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I rewatched Ponyo recently, and there are quite a few briefly touched on, but not thoroughly explained, mystical elements that left me wondering rather I was missing part of the allusions. I'm not sure which elements are simply part of Miyazaki's usual building of unique/magical worlds, and which are drawn from Japanese myth and legend that a Japanese audience would recognize but an Western audience doesn't.

The one that stood out particularly to me was when the titular character first tastes human blood early on. Her father explicitly asks if she tasted blood shortly after as if it has some major significance. The movie doesn't otherwise explain why it's significant or reference it afterwards. Ponyo also tastes ham early on and shows a love of it, which I think is just character building for her but I couldn't be certain if it was related to the tasting blood reference as something else she 'shouldn't' have eaten that affected her magically somehow?

Is there a Japanese myth or folk-tale relevant to tasting blood, or flesh? Would some or all of a Japanese audience recognize this moment as relevant, and know why, which simply didn't translate to English?

A previous question already explained Ponyo is likely a Ningyo, but why she can work magic and specifically how she is able to change into a human isn't explained so I'm also curious about that. I know Japanese culture has a number of myths about animals (most common foxes, but I've heard swans and others) that can temporarily or perminately turn human, so I imagine it may simply be a reference to that general trend in Japanese myths, but is there a specific myth about a fish turning human that is the basis for Ponyo?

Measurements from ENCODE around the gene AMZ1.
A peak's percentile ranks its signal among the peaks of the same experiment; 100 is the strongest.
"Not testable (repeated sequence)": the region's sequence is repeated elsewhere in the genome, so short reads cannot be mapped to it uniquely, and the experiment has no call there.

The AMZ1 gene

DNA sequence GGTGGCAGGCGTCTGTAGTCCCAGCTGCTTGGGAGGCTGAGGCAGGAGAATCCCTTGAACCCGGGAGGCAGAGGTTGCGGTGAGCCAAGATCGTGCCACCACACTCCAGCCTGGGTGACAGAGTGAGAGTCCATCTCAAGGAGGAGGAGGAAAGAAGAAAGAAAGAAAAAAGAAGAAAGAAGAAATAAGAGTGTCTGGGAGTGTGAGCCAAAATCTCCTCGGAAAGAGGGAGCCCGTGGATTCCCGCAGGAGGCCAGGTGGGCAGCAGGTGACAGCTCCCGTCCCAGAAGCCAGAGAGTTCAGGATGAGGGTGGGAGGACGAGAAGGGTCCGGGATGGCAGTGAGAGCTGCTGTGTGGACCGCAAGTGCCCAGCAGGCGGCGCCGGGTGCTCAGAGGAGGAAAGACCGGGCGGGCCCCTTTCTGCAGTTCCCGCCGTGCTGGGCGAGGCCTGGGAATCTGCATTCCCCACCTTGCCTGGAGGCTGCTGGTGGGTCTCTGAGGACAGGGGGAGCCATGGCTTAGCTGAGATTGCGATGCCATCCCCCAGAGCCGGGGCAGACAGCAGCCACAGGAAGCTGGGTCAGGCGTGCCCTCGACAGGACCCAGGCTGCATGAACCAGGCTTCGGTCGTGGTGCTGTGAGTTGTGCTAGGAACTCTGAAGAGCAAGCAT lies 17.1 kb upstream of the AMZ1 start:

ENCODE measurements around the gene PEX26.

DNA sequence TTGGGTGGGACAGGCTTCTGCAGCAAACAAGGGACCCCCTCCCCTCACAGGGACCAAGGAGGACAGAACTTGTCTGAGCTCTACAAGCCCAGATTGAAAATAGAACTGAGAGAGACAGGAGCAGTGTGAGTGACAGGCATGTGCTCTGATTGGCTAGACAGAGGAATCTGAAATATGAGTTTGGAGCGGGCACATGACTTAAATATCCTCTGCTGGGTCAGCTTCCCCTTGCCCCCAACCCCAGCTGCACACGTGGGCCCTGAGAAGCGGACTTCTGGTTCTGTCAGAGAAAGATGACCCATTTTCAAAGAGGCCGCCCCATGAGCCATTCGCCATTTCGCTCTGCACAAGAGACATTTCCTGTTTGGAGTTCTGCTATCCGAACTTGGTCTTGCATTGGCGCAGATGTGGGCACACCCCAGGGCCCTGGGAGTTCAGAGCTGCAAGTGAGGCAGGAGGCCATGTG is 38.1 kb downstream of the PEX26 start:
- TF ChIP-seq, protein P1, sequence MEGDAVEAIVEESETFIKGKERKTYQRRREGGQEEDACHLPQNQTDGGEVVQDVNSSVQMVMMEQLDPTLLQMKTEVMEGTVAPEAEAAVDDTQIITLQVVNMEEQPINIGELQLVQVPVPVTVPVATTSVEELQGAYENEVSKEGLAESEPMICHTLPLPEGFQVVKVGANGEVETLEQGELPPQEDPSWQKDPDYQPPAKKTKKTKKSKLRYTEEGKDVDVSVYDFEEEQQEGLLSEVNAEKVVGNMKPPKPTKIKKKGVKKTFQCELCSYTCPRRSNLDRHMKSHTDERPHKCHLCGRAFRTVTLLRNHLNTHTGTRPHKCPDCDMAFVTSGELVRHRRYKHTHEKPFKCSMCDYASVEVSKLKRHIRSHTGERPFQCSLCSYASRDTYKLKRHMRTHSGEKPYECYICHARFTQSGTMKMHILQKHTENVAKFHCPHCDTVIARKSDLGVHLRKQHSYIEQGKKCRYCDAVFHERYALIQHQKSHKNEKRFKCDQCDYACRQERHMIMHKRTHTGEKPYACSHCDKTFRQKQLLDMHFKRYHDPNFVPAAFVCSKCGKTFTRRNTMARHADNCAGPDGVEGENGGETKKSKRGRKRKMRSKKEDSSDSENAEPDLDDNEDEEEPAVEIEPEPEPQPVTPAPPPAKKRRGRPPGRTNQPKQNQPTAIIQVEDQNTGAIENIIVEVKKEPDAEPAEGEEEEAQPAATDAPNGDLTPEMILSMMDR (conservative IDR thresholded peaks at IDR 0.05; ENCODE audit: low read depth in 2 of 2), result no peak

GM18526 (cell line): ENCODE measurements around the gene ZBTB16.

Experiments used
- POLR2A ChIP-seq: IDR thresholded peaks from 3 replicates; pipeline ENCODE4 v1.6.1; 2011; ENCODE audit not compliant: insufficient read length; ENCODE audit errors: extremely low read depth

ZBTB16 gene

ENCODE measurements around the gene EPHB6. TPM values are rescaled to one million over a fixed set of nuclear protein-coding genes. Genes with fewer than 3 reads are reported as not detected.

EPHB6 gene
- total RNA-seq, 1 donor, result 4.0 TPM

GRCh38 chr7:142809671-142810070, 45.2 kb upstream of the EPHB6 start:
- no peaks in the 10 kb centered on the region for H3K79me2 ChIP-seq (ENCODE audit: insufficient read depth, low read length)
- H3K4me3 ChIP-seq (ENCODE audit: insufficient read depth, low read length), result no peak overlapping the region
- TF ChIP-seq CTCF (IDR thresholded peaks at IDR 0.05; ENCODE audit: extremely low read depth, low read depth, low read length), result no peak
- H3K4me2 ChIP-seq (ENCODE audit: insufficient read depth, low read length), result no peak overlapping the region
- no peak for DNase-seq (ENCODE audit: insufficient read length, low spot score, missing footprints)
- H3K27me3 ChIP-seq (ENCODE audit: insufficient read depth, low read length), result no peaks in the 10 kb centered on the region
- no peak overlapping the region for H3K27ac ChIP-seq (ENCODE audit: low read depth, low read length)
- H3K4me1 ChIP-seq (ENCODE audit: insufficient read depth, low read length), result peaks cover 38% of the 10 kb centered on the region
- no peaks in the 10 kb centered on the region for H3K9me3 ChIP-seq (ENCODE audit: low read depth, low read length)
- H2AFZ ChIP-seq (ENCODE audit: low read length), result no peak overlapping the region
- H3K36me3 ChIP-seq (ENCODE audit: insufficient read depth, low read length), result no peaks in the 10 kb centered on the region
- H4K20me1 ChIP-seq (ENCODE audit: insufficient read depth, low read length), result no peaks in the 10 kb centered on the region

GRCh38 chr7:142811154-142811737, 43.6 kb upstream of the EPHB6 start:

There are a number of unexplained mythical elements, like who Ponyo's father is, how he works magic, why Ponyo leaving caused such an imbalance with the magic and how her being accepted by her friend somehow counteracted that imbalance. These all seem more likely original elements created to drive the story, but I'd love to hear about any folktale references that are relevant to these as well; but I'm mostly asking about how tasting blood was relevant to Ponyo's drive to, and ability, to turn human.

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  • I'm very interested in Japanese mythology, although I only know a little bit about it. I've seen a lot of Miyazake's work (Spirited Away is my favorite anime) and I can tell you it is very influenced by Shinto ideas, so that's a good place to start. PS: you might try asking on Mythology stack. Very good detail on the elements you're wondering about. I'll keep thinking on it and let you know if I have any insights.
    – DukeZhou
    Commented Jun 7, 2017 at 16:24
  • FYI There are two essay/interview anthologies (translated) for Miyazaki : The Starting Point and The Turning Point. I have not read them but they may give some insights about Miyazaki and his thought process.
    – Yorik
    Commented Jun 7, 2017 at 17:04

2 Answers 2